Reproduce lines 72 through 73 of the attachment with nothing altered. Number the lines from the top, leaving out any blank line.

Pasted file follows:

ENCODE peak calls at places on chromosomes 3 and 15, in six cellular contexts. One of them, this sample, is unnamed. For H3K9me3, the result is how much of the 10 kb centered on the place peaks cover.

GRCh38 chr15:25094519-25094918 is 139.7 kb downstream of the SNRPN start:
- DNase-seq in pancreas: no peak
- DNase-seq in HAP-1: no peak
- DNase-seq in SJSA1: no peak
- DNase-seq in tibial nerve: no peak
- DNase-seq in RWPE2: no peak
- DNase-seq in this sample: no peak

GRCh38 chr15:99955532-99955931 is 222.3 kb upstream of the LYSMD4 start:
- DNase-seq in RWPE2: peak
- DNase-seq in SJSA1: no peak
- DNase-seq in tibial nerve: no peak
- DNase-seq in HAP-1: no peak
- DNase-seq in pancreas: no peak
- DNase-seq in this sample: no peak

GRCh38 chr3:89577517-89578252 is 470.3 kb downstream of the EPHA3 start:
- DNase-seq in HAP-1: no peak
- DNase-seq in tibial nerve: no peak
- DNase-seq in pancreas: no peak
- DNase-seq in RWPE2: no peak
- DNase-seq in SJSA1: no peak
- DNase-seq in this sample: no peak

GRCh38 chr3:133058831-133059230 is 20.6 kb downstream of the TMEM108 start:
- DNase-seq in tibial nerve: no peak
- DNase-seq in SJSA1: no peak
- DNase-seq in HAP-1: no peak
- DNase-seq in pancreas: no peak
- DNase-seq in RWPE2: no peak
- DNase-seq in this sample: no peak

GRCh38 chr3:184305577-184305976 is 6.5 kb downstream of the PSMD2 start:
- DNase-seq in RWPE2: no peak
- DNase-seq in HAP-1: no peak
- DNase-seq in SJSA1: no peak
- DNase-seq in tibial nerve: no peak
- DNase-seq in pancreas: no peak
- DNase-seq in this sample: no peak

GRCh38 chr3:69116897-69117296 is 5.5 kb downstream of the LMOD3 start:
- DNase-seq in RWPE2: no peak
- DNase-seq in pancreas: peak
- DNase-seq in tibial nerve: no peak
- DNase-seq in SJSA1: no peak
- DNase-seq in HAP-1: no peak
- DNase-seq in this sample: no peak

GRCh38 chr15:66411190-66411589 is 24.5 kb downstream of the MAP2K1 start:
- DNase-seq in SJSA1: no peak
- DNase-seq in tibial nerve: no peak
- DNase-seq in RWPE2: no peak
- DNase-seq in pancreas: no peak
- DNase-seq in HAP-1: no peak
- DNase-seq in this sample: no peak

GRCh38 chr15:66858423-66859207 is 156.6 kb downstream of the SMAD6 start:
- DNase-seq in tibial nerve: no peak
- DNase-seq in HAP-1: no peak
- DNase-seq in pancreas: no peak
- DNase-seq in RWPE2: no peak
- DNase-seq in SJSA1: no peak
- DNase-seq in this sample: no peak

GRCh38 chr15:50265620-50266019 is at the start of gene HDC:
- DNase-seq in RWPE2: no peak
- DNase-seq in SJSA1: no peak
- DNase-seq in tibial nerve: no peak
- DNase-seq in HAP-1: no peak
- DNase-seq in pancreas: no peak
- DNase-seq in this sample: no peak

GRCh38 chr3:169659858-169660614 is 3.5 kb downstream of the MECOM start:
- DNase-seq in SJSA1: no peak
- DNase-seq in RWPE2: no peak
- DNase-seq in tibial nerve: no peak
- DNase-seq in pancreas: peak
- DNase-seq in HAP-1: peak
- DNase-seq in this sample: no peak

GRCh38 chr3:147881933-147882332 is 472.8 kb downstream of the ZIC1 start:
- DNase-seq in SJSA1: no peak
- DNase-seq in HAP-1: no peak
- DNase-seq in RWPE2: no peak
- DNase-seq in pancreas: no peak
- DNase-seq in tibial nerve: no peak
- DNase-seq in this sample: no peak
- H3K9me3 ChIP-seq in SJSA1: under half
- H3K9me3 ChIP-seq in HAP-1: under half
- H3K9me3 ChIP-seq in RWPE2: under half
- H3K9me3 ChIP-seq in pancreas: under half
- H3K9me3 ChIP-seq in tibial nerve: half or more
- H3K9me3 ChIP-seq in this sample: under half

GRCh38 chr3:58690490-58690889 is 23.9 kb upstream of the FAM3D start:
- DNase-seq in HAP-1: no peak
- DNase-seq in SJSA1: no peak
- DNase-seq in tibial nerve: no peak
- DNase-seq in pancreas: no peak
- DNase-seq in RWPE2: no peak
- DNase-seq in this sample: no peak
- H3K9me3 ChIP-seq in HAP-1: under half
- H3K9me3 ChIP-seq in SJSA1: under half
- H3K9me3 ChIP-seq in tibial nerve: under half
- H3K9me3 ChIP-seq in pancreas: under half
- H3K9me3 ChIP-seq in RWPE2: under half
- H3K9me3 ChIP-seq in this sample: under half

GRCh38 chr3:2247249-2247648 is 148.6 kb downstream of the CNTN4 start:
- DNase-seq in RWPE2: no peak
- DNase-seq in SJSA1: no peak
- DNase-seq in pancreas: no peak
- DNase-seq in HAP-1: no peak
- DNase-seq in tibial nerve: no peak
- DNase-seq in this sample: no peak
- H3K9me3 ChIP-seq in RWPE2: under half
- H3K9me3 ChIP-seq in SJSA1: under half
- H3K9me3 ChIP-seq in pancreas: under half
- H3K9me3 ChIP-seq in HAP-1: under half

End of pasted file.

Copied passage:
GRCh38 chr3:147881933-147882332 is 472.8 kb downstream of the ZIC1 start:
- DNase-seq in SJSA1: no peak